Right-wing US senator quits Republicans, to run for president as independent

By Walter Gilberti
15 July 1999

Senator Robert C. Smith (R-N.H.) announced Tuesday that he was quitting the Republican Party and would continue his presidential campaign as an independent candidate. In an hour-long speech on the Senate floor he denounced the Republican Party as insufficiently right-wing on issues like gun control, abortion, foreign policy and taxes.

A realtor and former high school coach, Smith has long been identified as one of the most hidebound reactionaries on Capitol Hill. He is expected to seek the nomination of the far-right US Taxpayers Party, which has ballot status in a handful of states, and to have his name placed on the ballot as an independent in other states.

The defection of the New Hampshire senator is an expression of the growing crisis within the Republican Party. A large section of the Christian fundamentalists and other far-right elements who have become the main political base of the party are in rebellion over the attempt by the party establishment to back Texas Governor George W. Bush for the presidential nomination.

Smith has criticized both Bush and the Republican congressional leadership as too soft on the social issues espoused by the extreme right. In his Senate speech, Smith declared that Republican opposition to gun control and abortion “is a fraud and everyone knows it.” He complained of the lack of alternatives in American politics, saying, “There's one party made up of Democrats and moderate Republicans, and the conservatives are locked inside.”

National Republican Party leaders are worried that Smith's decision might prompt other disaffected Republicans to bolt the party and support third party or independent candidates. The past year has seen a trickle of defections from the Republicans to the US Taxpayers Party, including Grover Coors, a grandson of the brewing billionaire, and Ellen Caswell, who was defeated in 1996 when she ran as the Republican nominee for governor of Washington state.

Some Republican officials called for candidates to sign a loyalty oath pledging that they would reject all proposals that they run as third party candidates. According to Stephen Duprey, the party's chairman in New Hampshire: “If you're going to run in our primary, seek our party's nomination and use our party's resources, then you owe us your support and loyalty for the nomination of our choice. I have no tolerance for people who run in our primary and then leave.”

The initial reaction of Republican Senate leader Trent Lott was to suggest that Smith be stripped of his membership in the Republican caucus and his positions on Senate committees. But Lott backed away from such threats after several prominent far-right Republicans came to Smith's defense, a warning sign that other, more visible representatives of the extreme right, such as Patrick Buchanan and Gary Bauer, might also leave.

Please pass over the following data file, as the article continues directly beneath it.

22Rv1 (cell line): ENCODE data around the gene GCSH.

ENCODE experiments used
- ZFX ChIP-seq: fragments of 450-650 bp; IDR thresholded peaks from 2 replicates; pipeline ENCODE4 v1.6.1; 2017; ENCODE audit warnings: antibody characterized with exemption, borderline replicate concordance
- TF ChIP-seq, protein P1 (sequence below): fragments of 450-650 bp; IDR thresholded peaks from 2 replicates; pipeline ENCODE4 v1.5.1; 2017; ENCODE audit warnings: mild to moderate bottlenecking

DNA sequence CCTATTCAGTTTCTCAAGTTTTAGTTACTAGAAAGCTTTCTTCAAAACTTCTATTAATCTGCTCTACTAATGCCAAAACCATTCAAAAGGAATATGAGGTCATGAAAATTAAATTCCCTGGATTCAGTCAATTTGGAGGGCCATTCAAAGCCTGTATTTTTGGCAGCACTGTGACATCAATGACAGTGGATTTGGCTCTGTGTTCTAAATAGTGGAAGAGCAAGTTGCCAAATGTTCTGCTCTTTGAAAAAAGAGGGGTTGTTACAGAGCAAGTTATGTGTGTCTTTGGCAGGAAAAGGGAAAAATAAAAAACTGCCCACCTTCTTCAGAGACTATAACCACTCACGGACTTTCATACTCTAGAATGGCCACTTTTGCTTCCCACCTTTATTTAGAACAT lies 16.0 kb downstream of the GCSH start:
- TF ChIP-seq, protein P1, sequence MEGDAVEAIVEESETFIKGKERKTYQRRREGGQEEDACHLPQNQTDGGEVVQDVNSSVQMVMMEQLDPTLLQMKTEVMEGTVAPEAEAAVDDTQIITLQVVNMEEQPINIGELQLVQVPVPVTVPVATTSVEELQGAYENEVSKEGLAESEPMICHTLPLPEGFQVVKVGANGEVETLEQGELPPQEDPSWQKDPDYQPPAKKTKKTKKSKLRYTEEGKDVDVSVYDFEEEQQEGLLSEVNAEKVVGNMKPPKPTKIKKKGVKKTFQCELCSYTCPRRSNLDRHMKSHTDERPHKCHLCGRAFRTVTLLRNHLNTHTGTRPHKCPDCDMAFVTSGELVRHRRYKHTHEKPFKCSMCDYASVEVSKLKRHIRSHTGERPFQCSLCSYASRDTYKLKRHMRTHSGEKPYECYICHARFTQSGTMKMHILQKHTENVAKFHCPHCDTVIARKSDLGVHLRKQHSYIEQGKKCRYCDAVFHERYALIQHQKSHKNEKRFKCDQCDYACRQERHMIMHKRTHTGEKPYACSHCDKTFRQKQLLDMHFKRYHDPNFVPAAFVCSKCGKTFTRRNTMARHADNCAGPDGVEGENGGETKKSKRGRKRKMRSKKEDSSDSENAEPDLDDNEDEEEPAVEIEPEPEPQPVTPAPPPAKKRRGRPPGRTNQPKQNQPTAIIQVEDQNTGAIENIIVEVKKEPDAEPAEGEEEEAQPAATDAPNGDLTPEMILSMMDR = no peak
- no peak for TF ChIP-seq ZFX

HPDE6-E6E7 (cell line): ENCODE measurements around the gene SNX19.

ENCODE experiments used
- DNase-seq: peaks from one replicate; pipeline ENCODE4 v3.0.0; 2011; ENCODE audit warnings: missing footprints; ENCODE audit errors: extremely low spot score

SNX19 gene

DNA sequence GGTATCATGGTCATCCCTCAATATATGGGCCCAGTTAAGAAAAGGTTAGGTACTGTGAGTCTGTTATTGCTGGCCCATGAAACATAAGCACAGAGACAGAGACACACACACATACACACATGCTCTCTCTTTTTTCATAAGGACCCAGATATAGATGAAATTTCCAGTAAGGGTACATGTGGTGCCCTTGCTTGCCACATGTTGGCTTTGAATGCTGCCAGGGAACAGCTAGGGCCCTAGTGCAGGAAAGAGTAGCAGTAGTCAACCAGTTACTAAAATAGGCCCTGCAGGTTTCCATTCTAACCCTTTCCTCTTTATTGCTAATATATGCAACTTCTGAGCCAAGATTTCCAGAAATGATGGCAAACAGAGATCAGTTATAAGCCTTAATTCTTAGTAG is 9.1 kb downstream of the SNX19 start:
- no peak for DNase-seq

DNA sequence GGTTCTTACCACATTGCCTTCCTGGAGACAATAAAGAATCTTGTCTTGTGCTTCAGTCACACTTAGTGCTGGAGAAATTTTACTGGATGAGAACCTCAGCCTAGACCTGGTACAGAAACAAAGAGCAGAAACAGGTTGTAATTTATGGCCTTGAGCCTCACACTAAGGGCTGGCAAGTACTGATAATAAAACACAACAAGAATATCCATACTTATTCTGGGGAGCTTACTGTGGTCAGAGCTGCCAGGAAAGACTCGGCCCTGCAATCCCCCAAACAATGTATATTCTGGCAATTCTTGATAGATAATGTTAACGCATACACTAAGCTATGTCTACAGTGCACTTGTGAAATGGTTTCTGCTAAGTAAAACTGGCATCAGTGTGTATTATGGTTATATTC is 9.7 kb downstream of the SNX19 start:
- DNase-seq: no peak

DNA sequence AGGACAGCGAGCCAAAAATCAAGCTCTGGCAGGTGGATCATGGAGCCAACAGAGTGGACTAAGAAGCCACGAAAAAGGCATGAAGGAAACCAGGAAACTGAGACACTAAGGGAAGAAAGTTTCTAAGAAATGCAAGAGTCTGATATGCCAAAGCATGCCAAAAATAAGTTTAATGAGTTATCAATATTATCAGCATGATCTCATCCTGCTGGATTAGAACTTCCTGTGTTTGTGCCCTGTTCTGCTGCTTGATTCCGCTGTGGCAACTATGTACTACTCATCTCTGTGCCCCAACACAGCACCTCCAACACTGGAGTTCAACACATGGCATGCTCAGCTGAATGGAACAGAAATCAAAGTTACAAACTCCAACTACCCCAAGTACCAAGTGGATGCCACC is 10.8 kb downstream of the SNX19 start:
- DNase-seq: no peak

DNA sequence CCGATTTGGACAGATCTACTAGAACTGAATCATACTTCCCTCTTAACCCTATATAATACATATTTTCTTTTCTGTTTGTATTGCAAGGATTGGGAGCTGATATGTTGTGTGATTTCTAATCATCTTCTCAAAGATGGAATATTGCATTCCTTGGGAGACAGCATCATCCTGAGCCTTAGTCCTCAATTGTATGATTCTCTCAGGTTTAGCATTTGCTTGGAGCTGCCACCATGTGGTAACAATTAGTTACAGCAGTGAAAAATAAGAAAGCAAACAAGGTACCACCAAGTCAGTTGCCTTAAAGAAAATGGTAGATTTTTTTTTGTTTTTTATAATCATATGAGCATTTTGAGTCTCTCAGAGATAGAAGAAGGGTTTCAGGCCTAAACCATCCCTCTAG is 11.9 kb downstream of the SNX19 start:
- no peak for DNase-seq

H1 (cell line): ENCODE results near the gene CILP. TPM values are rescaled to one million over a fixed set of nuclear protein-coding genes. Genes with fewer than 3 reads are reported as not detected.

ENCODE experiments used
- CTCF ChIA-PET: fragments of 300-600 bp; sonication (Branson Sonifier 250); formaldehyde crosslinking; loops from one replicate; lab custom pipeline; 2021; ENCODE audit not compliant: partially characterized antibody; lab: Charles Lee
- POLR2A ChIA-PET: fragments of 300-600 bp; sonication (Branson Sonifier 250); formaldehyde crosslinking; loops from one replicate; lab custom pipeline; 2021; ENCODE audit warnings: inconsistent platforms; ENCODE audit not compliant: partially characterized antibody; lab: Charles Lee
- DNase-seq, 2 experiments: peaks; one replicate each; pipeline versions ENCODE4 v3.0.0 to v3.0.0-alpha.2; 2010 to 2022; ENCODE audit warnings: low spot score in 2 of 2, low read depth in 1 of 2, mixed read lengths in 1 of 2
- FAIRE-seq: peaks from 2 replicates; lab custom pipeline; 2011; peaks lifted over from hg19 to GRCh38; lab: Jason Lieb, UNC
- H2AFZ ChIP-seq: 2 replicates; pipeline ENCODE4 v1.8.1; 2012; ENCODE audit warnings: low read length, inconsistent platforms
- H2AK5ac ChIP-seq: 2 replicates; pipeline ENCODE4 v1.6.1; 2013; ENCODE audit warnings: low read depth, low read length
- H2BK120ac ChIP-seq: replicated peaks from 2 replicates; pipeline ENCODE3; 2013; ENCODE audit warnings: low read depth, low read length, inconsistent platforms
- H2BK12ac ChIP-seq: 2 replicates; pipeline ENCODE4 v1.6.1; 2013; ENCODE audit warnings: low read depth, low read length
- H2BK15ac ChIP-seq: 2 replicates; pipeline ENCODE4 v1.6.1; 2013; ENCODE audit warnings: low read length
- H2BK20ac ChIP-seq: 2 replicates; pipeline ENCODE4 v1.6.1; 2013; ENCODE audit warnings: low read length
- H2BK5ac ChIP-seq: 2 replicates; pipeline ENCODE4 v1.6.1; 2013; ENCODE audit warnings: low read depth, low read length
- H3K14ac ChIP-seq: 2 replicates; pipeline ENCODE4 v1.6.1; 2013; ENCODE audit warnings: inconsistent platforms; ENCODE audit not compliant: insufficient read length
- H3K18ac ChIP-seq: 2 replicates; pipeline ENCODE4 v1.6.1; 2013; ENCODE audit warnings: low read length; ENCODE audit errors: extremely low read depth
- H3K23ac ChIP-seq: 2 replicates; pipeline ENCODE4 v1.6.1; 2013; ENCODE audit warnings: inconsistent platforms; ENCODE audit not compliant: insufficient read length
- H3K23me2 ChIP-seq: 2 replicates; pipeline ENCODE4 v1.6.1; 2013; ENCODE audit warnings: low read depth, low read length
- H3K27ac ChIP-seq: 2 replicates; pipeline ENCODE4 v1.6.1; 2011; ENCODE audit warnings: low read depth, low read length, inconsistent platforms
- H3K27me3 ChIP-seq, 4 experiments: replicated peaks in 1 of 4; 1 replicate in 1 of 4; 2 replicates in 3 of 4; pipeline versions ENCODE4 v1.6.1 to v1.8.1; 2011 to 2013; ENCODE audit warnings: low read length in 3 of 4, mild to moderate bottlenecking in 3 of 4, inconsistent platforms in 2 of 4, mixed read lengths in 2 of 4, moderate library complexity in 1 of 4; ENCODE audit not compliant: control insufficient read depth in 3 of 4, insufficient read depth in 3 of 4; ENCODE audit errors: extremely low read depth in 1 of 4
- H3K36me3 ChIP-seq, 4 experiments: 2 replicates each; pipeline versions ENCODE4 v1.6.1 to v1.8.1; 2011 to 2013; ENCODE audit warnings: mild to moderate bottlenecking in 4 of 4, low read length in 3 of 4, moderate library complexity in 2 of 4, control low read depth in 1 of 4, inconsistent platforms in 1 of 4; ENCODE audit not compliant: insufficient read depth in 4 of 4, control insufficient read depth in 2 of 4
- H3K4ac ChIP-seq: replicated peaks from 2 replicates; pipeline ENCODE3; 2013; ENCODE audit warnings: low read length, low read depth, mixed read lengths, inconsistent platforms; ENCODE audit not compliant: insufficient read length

Buchanan issued a statement declaring: “When a man as conservative and principled as Bob Smith walks away from the Republican Party, perhaps the problem is not with Senator Smith but with the Republican establishment.” Millionaire publisher Steve Forbes, another Republican presidential hopeful, said, “It's a bad omen for the GOP when a solid Reagan conservative like Bob Smith would even consider leaving.”

While Smith had been a minor presidential candidate, with no hope of winning the nomination, he is not an insignificant figure in the Republican Party. He is currently chairman of the Senate Ethics Committee, and is the prospective chairman of the Senate Environment Committee. He also authored the amendment banning “partial birth” abortions, and was one of three senators to vote against the nomination of Ruth Bader Ginsburg to the Supreme Court.

The US Taxpayers Party is one of several of the extremist and semi-fascist parties that exist on the periphery of the Republican Party. The USTP is particularly aware of the ongoing crisis in the Republican Party, and is seeking to attract disgruntled party members who believe the party has moved too far to the left.

Senator Smith shares this view. He is one of a number of leading Republicans with close ties to the right-wing Christian Coalition. Smith addressed a Christian Coalition convention in 1998, where he declared that no financial support should be given to any candidate that supports abortion.

In his address before the Christian Coalition, Smith said he considered the Bible as an American document to be placed alongside the Constitution and the Declaration of Independence (but made no mention of the Bill of Rights). He is opposed to federal aid to education and supports anti-union “Right to Work” legislation.

Like Buchanan, Smith is an extreme nationalist who opposes any US military actions under the auspices of the United Nations. He is an advocate of what the USTP, in its platform, calls “national sovereignty,” in opposition to US participation in international organizations and treaties, as the international conventions on human rights, which might subject US social conditions to international scrutiny.

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